There's an interesting write-up of a speech given by Mark Shuttleworth at the Linux Foundation Collaboration Summit here. Basically, he urges cross-distro collaboration on bug tracking and patching, which is certainly a laudable goal.
Here's the response I mailed to his secretary (you know you're too important for your own good when you need a secretary to read your mail...):
Mark, if you really want to help in this area, there's one very simple thing you could do: push for Debian and its derivations to use a better format for patching packages.
Currently, as I'm sure you know, Debian packages basically consist of the original tarball plus one bigass compressed .diff file which contains:
- Every single patch
- All the stuff to turn the source into a Debian-style package
This is horribly unwieldy and hard to work with. For instance, take a look at the Firefox diff in Feisty:
would you enjoy trying to isolate a single fix from that?
In the RPM system, there's a spec file which does the actual package building stuff, and several separate patches which are processed by the spec file. In the best case, there'll be a comment in the spec file or the header of the patch to tell you what the patch does. In the worst case, at least the filename of the patch generally gives you a clue (e.g. appname-gcc4-fixes.patch), and at least since each patch is separate, it's easier to check out each one at a time and see what it does.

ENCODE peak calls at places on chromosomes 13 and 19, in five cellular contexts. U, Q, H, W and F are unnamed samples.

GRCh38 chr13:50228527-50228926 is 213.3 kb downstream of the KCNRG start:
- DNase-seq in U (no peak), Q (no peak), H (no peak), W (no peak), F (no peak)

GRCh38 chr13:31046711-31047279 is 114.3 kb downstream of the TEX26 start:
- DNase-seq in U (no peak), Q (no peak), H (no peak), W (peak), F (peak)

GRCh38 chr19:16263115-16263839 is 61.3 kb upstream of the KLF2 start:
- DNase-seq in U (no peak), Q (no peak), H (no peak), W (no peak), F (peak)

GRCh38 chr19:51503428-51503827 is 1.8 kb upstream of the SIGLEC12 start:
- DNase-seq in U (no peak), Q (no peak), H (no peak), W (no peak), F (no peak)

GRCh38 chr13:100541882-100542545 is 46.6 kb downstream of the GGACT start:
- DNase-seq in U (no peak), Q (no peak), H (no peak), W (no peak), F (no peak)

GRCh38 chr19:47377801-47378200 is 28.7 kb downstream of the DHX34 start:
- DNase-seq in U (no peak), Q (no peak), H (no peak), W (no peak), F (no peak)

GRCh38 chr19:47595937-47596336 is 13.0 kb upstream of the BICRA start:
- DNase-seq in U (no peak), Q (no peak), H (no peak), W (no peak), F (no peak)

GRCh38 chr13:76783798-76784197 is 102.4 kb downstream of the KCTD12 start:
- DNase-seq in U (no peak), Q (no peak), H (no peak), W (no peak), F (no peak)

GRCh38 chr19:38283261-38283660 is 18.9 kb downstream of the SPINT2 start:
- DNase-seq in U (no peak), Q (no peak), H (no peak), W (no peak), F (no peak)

To compare with the Debian example, here's the SOURCES directory for Firefox in Mandriva SVN:
as you can see - there's the original tarball, and all the patches we apply to the build, each one separate and with a useful name. You'd see much the same thing in Fedora's package.
When I'm packaging something and come across an issue that may be fixed in another distro - for e.g., I'm updating an old package and it has problems building with GCC 4 or on x86_64 or something - the top of my list of other distros to check for patches is Fedora and the bottom is Debian (and Ubuntu). Not because Debian / Ubuntu is unlikely to have a patch or because Debian / Ubuntu's patches are bad - this is obviously not the case - but simply because it's so damn hard to isolate patches from Debian-style packages.